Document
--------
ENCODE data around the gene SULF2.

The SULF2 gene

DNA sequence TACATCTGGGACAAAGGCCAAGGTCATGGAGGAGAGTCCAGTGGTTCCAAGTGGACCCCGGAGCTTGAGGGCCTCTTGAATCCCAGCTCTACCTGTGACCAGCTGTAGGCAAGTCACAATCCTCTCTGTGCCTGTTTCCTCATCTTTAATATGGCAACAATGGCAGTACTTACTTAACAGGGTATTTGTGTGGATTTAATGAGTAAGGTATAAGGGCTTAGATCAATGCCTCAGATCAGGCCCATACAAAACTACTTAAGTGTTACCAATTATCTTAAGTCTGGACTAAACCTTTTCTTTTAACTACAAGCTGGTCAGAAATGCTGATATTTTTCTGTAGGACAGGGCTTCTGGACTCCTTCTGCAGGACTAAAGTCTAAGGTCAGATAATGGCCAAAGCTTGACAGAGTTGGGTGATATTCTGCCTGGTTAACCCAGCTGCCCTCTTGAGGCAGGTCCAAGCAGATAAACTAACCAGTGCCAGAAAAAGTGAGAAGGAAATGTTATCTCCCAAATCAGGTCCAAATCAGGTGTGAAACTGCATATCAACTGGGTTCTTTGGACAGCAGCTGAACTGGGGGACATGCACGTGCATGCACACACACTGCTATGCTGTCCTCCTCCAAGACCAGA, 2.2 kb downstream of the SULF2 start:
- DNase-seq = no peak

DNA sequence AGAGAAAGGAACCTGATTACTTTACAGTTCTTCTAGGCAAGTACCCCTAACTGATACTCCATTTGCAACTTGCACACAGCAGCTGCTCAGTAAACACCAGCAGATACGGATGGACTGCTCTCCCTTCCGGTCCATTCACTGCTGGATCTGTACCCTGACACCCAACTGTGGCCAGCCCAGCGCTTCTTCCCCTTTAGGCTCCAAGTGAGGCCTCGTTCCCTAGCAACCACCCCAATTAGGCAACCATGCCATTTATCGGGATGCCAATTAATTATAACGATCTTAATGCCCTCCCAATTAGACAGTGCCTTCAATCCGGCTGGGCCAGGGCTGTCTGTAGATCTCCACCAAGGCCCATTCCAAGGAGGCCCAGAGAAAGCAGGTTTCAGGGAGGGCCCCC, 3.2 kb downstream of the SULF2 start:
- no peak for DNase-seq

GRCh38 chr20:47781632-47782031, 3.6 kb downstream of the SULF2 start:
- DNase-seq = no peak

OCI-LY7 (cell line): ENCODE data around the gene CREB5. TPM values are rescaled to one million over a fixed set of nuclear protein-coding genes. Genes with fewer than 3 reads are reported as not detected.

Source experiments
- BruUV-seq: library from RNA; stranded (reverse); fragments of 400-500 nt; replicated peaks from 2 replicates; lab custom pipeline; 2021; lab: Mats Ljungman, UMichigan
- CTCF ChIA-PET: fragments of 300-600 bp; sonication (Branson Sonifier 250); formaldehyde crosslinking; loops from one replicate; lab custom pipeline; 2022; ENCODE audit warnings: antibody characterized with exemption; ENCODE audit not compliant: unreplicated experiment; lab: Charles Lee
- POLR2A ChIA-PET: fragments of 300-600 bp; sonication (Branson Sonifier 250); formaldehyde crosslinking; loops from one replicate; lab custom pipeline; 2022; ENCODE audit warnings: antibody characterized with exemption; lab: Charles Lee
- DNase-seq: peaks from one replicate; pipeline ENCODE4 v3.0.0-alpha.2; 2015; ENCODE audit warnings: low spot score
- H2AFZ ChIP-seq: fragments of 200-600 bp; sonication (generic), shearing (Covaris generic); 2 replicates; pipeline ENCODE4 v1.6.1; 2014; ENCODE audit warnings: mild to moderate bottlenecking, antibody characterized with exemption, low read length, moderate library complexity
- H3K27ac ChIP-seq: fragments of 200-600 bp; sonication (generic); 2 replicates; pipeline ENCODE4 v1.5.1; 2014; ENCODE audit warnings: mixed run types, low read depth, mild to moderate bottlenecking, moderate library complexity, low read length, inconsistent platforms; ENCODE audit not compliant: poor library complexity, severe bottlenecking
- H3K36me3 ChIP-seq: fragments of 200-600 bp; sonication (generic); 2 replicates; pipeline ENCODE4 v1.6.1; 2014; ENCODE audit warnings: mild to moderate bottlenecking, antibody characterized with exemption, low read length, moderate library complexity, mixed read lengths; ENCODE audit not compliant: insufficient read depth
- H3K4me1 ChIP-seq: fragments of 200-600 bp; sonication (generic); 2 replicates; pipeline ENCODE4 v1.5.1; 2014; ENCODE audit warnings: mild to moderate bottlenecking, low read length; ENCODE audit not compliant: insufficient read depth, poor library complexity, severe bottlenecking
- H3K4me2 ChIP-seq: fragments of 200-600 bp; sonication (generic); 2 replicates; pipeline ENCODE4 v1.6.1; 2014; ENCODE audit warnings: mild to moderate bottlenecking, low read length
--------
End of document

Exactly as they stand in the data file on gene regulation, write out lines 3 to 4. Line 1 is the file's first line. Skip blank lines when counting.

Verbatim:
DNA sequence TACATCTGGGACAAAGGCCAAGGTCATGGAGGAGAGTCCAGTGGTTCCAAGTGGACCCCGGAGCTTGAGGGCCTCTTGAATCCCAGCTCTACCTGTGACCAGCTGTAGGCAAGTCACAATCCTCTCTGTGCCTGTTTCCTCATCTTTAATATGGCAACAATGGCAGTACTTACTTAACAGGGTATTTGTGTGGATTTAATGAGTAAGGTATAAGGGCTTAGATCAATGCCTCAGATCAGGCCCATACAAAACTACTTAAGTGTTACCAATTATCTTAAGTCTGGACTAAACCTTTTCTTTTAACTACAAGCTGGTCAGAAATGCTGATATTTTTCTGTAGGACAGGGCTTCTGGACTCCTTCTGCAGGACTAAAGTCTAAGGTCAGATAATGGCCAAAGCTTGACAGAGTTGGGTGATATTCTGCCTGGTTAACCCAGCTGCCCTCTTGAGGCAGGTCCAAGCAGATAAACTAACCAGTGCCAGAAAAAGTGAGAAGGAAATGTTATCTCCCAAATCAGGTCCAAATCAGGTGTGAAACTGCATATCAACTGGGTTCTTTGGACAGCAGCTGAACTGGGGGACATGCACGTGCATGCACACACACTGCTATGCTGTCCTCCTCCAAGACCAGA, 2.2 kb downstream of the SULF2 start:
- DNase-seq = no peak